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I have an issue where I am using mainly categorical data, set to a class of factor, in a classification tree. I am using the partykit package in R and not party as previous answers here suggested that the former package is better for manipulation of graphics output.

I do not have many nodes (about 7) in my real dataset, but I have quite a few factor levels for some variables and I am encountering the issue that the factor levels on the left side of the split and those from the right side are interfering with each other. Specifically, this occurs because of the horizontal orientation of the factor level lists in combination with the length of the factor levels.

I can reproduce the issue using the Aids2 dataset in the MASS package. This is a nonsense example, but it generates the behaviour I wish to solve

SexTest <- ctree(sex ~ ., data=Aids2)

If you look at the node split information for Node 1, you will see the behaviour I am describing:

In my real data frame, shrinking the font only works if I get it down to 4-point, which is unreadable.

Is there some way to define a text box for that string, and enable the text to wrap? I've looked through par and gpar trying to find a solution, but have been unsuccessful. Another option which would be suitable would be to stagger the vertical position of the factor information for each node, so that they are situated one under the other.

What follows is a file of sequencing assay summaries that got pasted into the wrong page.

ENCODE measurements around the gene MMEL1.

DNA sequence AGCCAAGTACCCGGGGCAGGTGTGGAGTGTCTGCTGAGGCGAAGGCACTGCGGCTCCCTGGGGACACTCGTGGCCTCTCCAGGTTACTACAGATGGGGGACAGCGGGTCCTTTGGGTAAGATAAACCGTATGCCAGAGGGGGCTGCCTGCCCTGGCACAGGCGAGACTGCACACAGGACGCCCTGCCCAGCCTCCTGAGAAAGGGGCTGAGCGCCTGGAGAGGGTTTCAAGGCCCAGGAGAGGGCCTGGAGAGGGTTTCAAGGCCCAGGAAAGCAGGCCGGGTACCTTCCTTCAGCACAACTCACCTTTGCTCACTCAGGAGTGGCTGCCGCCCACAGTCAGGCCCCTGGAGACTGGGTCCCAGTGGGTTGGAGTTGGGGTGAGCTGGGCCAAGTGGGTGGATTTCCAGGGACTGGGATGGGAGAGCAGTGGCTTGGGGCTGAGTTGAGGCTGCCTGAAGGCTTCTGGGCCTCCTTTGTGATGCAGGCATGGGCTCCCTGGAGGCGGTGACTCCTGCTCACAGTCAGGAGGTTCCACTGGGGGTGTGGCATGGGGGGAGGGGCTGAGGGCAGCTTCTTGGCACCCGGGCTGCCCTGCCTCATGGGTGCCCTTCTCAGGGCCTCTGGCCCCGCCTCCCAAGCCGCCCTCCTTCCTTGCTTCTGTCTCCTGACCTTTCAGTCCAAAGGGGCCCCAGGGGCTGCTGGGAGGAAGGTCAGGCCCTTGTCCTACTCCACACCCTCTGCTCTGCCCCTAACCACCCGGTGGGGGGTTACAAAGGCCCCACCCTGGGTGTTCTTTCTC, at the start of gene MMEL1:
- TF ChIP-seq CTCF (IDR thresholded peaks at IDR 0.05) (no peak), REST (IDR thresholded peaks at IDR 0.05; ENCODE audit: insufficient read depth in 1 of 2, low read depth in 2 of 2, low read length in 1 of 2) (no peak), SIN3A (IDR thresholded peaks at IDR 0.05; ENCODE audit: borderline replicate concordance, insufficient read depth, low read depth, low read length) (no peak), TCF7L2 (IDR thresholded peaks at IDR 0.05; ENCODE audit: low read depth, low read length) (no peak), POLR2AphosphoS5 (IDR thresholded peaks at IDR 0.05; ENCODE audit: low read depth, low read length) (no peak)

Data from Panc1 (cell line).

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Hmmm. I've been there. Without modifying the internals of the partykit package, I don't know of a way to improve the output at that particular size (I frequently have issues with the X axis labels being too long on the bar chart output from plotting a tree with a polychotomous dependent variable).

It's an ugly workaround, but you can get the output from the tree to know which categories go where and then use something like GIMP to appropriately highlight the image for your powerpoint/report/whatever.

Model formula:
sex ~ state + diag + death + status + T.categ + age

Fitted party:
[1] root
|   [2] T.categ in hs, hsid, haem, other
|   |   [3] T.categ in hs, hsid, haem
|   |   |   [4] state in NSW, Other, VIC: M (n = 2386, err = 0.0%)
|   |   |   [5] state in QLD: M (n = 197, err = 0.5%)
|   |   [6] T.categ in other: M (n = 70, err = 10.0%)
|   [7] T.categ in id, het, blood, mother: M (n = 190, err = 42.6%)

Number of inner nodes:    3
Number of terminal nodes: 4

You could also adjust the size of the output to something bigger, say with png()


larger resolution output from plot

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